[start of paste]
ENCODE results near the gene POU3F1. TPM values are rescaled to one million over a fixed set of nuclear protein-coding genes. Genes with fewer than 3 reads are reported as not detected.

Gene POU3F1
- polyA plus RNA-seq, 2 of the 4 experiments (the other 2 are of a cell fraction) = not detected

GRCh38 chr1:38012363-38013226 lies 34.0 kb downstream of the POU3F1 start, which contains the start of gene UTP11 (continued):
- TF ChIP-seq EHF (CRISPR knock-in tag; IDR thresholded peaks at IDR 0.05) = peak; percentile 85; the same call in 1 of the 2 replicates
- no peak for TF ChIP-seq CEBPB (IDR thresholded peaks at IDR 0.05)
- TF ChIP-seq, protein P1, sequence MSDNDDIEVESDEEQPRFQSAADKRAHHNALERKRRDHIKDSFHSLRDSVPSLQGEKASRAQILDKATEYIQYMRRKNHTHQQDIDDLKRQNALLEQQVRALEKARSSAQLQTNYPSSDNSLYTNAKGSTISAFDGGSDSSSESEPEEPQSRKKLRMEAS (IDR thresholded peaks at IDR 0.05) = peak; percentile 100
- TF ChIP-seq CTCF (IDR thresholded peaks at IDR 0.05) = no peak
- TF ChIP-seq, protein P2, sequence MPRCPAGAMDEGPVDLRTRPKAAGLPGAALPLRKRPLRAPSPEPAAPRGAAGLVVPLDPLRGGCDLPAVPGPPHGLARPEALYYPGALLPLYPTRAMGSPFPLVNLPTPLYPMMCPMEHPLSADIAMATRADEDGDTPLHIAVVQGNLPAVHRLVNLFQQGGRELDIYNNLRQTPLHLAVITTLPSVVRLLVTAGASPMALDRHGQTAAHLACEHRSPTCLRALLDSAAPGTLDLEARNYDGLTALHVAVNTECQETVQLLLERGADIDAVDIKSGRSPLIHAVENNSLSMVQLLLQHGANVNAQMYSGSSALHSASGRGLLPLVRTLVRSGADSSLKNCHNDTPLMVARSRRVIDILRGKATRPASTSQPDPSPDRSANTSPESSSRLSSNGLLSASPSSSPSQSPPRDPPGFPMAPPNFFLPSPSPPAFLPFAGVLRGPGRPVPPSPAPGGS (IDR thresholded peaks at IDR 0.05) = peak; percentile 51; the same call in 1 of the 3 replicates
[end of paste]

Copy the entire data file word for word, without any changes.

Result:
ENCODE results near the gene POU3F1. TPM values are rescaled to one million over a fixed set of nuclear protein-coding genes. Genes with fewer than 3 reads are reported as not detected.

Gene POU3F1
- polyA plus RNA-seq, 2 of the 4 experiments (the other 2 are of a cell fraction) = not detected

GRCh38 chr1:38012363-38013226 lies 34.0 kb downstream of the POU3F1 start, which contains the start of gene UTP11 (continued):
- TF ChIP-seq EHF (CRISPR knock-in tag; IDR thresholded peaks at IDR 0.05) = peak; percentile 85; the same call in 1 of the 2 replicates
- no peak for TF ChIP-seq CEBPB (IDR thresholded peaks at IDR 0.05)
- TF ChIP-seq, protein P1, sequence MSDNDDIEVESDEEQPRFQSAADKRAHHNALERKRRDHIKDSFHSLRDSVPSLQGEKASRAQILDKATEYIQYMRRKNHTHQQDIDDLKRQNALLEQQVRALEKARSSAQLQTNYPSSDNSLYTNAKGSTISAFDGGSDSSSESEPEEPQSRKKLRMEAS (IDR thresholded peaks at IDR 0.05) = peak; percentile 100
- TF ChIP-seq CTCF (IDR thresholded peaks at IDR 0.05) = no peak
- TF ChIP-seq, protein P2, sequence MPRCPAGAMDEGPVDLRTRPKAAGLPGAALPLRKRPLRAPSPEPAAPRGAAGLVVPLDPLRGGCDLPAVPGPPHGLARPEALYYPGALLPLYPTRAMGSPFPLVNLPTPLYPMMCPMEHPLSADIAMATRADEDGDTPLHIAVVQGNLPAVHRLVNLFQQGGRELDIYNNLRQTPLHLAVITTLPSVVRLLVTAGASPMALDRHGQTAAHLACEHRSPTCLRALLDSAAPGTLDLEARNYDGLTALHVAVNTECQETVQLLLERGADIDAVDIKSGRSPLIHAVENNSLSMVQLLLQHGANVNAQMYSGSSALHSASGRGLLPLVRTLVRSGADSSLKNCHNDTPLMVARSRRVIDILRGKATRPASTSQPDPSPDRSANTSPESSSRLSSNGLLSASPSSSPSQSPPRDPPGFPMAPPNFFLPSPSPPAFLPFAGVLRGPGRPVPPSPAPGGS (IDR thresholded peaks at IDR 0.05) = peak; percentile 51; the same call in 1 of the 3 replicates